Mainers don’t like to throw anything away – just look at the community “swap shops” found at most town transfer stations.

Some items donated to Goodwill Northern New England’s Auburn store are bound for the trash: aerosol cans, a bunny with a smashed face, a broken laundry basket and a used zebra-print thong. After a spike in its trash bill last year around the region, the nonprofit is asking people to check the list of welcome donations before they give. Goodwill Northern New England photos

But that knack for thrifty conservation is causing headaches for the folks at Goodwill Northern New England, as well as other places that accept donated goods.

Increasingly, too, it’s a way of life at odds with an economy awash with cheap goods and waste.

First, the donations. Goodwill, as most know, accepts from the general public donations of a wide variety of gently used household items. The organization sells those items through its stores – there are 17 in Maine – and uses the money to fund workforce training and placement programs for people who face a number of barriers, and to advocate on their behalf.

But when donated items can’t be used, they go to a landfill along with all the other trash. And that’s happening a lot more lately – Goodwill NNE last year logged 13.2 million pounds of bad donations, up 155 percent from 2015, even though donations were closed for three months because of COVID-19.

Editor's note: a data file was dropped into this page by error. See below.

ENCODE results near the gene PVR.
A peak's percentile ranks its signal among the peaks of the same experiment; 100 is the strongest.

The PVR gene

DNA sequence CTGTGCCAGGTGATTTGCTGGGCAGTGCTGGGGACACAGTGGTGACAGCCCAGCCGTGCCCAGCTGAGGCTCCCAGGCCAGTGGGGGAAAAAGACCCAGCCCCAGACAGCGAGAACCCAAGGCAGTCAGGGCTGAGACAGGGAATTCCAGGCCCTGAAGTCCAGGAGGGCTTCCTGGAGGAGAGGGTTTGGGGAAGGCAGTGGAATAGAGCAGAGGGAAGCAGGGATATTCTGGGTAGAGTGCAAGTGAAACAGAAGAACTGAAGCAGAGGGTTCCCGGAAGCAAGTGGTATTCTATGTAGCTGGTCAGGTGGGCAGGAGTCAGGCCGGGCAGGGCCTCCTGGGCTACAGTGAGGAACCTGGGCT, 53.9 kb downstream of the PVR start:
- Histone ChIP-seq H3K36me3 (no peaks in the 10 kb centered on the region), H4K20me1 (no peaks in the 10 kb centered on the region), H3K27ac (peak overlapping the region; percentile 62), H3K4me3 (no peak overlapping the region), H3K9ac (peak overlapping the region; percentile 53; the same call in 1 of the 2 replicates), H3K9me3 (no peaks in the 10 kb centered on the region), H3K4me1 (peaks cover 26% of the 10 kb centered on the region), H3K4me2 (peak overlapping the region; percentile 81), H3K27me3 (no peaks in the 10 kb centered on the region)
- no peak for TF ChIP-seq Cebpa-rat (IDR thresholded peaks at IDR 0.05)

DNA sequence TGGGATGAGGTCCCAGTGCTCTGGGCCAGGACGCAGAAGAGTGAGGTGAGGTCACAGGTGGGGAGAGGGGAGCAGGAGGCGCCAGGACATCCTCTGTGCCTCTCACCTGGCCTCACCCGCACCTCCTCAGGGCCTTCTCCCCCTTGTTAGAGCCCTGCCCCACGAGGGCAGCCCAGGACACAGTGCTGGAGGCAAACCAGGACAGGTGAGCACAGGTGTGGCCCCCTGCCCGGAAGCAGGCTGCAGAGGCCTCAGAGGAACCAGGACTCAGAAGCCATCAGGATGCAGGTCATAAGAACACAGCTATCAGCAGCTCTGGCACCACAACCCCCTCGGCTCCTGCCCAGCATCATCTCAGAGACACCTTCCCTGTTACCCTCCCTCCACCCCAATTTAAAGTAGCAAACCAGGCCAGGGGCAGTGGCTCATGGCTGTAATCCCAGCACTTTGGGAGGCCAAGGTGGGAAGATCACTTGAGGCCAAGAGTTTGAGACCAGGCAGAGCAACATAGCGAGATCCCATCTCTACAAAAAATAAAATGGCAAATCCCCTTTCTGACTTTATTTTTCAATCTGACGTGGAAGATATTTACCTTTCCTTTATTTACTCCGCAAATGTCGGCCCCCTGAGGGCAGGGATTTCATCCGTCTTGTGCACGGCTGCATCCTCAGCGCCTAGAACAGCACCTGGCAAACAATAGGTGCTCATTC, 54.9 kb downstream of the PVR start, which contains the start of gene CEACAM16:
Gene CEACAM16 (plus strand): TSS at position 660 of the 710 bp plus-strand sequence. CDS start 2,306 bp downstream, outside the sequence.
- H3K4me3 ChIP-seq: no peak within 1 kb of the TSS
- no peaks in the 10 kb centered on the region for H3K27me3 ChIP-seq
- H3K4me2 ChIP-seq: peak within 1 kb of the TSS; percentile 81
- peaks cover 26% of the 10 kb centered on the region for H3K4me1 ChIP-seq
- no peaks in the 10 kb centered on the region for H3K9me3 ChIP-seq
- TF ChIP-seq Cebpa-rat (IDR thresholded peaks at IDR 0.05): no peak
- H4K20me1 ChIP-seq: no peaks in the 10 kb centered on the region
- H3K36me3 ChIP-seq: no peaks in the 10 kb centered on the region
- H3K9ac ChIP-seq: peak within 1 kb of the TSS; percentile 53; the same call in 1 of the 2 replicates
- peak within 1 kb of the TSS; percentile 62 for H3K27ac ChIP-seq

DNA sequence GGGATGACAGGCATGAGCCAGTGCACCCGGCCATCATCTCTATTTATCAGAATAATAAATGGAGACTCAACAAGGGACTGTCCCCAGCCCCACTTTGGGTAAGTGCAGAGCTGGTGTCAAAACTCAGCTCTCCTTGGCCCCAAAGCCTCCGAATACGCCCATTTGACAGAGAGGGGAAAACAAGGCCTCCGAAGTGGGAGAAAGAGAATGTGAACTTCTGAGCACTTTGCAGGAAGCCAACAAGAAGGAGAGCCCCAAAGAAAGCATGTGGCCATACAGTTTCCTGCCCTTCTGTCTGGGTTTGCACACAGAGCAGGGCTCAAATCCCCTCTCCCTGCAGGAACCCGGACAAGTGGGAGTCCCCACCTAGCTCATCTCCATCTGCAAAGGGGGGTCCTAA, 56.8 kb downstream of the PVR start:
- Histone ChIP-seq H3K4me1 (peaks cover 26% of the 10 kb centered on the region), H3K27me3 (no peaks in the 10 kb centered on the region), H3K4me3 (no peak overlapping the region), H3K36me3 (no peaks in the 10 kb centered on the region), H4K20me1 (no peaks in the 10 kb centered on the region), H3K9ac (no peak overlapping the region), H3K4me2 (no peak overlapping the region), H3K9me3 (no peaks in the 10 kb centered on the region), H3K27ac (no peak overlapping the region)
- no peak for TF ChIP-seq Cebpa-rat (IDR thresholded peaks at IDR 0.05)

To dispose of all the waste dropped at their doorstep, Goodwill paid more than $1.2 million. Instead of helping people at a brain injury clinic, or giving someone the skills to get a construction job, the money went out the door in tipping fees.

The uptick in bad donations – things like damaged furniture, brake pads, moldy books – is partly the result of the pandemic. With so many people stuck home in 2020, it was like a year of spring cleaning.

And while a cynic may say that people saw the Goodwill donation boxes as a good place to get rid of their trash, Goodwill officials don’t think so. Instead, they say, people want to see their old goods put to good use, and whatever the condition of the item, they think maybe someone can do something useful with it.

It’s a good impulse – and somewhat in the bones of people who live in Maine, where flea markers, yard sales and home-based repair shops can be found everywhere. University of Maine research has found that the state has a longstanding culture of thrift and reuse, with residents seeing both the environmental and economic value of using something again – often, people in one study said it was a “crime” to see things wasted.

Unfortunately, we live in a time of unprecedented waste, when seemingly everything comes in mountains of packaging and is built to be disposable, or to become obsolete.

So many of us are surrounded by so much extra stuff, with new stuff coming in all the time to replace it. No wonder people want to get rid of things – and being Mainers, no wonder they think it would be a shame to see those things thrown away.

Of the two, Goodwill’s problem is the easiest to solve. With any luck, people have seen the news about the bad donations and will take a extra look in their pile before they drop it off – go to the Goodwill website for a guide.

There are no easy solutions for the ever-growing amount of waste, however. We can and should reduce the amount of packaging used, and when possible value quality over low price, or reuse or repair instead of buying a new product.

But cheap goods are plentiful, you can get something from a thousand miles away just as easy as down the street.

Those are powerful forces for waste, and they are winning out – even in Maine.


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